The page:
Investments have an annoying habit of all doing well as a group or all tanking as a group. When the market “crashes,” you will lose money, no matter what stocks you own. When the market is in an uptrend, it is said to be Bull Market. When the market is in a downtrend, it is said to be a Bear Market. Different investors talk about these things with reference to different timeframes, and you must be careful to read too much into this.
If you are a long-term investor, watching the financial news will likely drive you crazy. If you look at a single day’s chart of your favorite stock, you may think that there is blood running in the streets. Switch from one day to one year, and you will barely even notice the blip. When the trend does get longer, investors may have a reason for concern, depending on their investment timeframe and investment strategy.
Absent new economic data, moves in stock prices are usually a matter of investor sentiment with little to do with fundamentals of companies or the economy at large. Investor sentiment refers to the basic attitude that investors have toward an investment or the overall market. Because it relies on attitudes, investor sentiment is often more a matter of psychology than it is a matter of economics.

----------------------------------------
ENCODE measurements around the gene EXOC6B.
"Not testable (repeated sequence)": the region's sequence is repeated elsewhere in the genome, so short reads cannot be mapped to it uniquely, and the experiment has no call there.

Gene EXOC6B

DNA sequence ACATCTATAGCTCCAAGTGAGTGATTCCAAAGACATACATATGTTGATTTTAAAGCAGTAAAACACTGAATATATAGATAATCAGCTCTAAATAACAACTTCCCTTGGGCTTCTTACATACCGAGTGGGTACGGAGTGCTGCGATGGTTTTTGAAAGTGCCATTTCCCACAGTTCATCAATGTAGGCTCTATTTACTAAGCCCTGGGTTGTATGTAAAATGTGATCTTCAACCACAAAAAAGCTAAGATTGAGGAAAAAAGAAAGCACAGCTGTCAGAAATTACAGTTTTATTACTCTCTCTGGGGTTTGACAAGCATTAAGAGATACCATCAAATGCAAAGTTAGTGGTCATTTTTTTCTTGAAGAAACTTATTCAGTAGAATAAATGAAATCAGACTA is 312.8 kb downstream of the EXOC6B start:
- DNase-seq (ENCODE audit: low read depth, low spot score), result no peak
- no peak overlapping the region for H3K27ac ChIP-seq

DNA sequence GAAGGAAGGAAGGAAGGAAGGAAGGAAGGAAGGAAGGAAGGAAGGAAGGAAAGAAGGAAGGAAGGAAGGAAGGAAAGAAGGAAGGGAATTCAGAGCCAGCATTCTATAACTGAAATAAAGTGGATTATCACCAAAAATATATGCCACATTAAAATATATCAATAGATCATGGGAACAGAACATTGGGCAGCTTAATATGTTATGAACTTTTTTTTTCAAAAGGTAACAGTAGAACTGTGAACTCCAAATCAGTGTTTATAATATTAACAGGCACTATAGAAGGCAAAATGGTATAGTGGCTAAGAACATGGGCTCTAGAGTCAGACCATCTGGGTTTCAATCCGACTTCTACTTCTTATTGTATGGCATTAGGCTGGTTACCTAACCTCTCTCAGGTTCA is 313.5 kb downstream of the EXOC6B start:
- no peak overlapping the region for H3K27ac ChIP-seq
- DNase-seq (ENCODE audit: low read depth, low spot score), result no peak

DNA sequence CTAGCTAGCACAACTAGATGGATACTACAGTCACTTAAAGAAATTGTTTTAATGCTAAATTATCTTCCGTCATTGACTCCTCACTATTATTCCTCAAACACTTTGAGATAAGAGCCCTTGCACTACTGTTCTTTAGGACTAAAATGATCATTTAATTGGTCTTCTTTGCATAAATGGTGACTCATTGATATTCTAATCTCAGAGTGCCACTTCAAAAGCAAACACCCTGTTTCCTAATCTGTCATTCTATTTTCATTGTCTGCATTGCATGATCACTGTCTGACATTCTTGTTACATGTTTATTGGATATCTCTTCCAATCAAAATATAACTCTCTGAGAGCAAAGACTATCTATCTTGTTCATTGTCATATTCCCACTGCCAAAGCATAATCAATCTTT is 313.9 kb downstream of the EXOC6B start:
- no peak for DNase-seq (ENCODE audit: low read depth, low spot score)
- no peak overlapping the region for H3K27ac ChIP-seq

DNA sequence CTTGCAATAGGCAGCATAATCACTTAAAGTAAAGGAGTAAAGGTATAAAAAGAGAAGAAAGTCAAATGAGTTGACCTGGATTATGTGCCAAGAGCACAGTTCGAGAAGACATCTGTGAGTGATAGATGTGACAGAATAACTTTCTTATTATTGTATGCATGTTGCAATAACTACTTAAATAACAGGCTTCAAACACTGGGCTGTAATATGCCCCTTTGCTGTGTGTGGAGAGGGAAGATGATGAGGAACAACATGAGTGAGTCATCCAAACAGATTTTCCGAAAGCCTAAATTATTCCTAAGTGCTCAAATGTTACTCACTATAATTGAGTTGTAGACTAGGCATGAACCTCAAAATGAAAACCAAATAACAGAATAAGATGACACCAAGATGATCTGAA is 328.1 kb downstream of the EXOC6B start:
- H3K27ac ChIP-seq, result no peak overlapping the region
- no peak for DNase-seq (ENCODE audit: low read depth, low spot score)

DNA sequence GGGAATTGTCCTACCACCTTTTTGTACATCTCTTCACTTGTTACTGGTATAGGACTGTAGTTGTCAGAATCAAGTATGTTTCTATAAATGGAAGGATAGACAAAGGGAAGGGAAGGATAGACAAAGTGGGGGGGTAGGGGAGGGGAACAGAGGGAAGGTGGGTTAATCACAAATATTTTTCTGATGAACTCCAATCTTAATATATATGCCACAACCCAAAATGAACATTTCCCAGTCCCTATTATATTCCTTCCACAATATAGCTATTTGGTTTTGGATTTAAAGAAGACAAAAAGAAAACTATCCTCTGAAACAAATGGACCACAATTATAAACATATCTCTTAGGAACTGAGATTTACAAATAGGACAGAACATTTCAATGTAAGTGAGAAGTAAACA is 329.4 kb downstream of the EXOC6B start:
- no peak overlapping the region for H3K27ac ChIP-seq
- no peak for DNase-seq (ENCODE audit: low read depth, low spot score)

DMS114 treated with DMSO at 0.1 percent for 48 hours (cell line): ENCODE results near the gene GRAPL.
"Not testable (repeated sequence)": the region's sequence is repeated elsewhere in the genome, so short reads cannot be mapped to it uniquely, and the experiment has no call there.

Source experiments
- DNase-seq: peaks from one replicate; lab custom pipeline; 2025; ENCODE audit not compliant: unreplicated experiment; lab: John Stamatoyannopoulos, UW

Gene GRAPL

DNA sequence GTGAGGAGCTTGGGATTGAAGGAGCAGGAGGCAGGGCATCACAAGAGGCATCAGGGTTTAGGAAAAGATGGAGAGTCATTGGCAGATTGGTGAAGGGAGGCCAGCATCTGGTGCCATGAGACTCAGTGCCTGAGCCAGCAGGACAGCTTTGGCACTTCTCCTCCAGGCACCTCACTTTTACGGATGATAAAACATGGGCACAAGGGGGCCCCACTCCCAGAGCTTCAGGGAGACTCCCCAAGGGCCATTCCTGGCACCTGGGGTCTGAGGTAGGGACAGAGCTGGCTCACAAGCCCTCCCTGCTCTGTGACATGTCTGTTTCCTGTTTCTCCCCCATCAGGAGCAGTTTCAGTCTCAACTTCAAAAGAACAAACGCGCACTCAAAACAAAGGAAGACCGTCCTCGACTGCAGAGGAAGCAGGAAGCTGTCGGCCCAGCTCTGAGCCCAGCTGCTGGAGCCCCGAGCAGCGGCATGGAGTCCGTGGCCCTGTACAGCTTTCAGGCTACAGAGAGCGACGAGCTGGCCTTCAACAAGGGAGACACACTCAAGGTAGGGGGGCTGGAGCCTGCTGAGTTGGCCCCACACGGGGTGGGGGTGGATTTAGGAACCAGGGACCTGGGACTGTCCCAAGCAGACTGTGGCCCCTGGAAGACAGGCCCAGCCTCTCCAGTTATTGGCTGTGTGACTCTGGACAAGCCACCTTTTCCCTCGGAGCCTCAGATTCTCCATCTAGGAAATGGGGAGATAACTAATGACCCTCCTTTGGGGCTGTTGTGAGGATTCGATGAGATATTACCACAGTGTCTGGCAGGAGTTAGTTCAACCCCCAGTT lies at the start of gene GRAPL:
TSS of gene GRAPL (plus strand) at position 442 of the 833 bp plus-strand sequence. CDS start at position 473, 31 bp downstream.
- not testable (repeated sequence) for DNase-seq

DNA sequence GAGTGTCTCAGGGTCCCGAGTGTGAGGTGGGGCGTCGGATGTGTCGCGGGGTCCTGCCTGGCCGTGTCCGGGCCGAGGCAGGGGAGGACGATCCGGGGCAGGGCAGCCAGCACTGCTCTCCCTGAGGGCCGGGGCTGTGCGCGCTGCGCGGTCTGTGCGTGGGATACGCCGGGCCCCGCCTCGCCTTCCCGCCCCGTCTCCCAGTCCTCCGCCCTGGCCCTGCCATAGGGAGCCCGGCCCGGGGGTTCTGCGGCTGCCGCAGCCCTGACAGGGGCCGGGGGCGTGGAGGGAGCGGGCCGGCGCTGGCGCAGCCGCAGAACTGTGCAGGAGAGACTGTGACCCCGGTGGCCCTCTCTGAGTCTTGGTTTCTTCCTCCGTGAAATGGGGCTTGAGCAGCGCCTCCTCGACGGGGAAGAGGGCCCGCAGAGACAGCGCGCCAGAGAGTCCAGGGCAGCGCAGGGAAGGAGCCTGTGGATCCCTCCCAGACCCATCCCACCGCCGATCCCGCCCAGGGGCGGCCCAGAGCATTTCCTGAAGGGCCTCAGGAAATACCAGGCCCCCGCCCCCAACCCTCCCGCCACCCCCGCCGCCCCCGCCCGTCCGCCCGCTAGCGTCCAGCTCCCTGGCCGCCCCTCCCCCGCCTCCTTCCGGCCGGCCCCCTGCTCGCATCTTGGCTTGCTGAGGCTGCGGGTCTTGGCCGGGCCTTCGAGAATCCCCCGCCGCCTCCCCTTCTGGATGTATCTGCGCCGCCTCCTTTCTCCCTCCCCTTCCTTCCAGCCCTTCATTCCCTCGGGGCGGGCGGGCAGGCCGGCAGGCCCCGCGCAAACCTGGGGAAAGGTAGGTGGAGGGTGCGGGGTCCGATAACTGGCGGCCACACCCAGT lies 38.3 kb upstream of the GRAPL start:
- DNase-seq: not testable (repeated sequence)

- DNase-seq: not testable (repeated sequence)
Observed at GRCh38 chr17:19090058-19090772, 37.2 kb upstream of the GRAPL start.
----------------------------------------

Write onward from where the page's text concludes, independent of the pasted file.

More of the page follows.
Strangely enough, economists have long ignored these psychological aspects of investing, considering them unknowable and uncontrollable forces or preferring to not consider them. Relative to the long history of economics, behavioral economics is a recent phenomenon. Behavioral economics is a fascinating field that tries to establish the psychological and sociological forces that move markets in irrational ways that confound the rational logic of fundamental investors.
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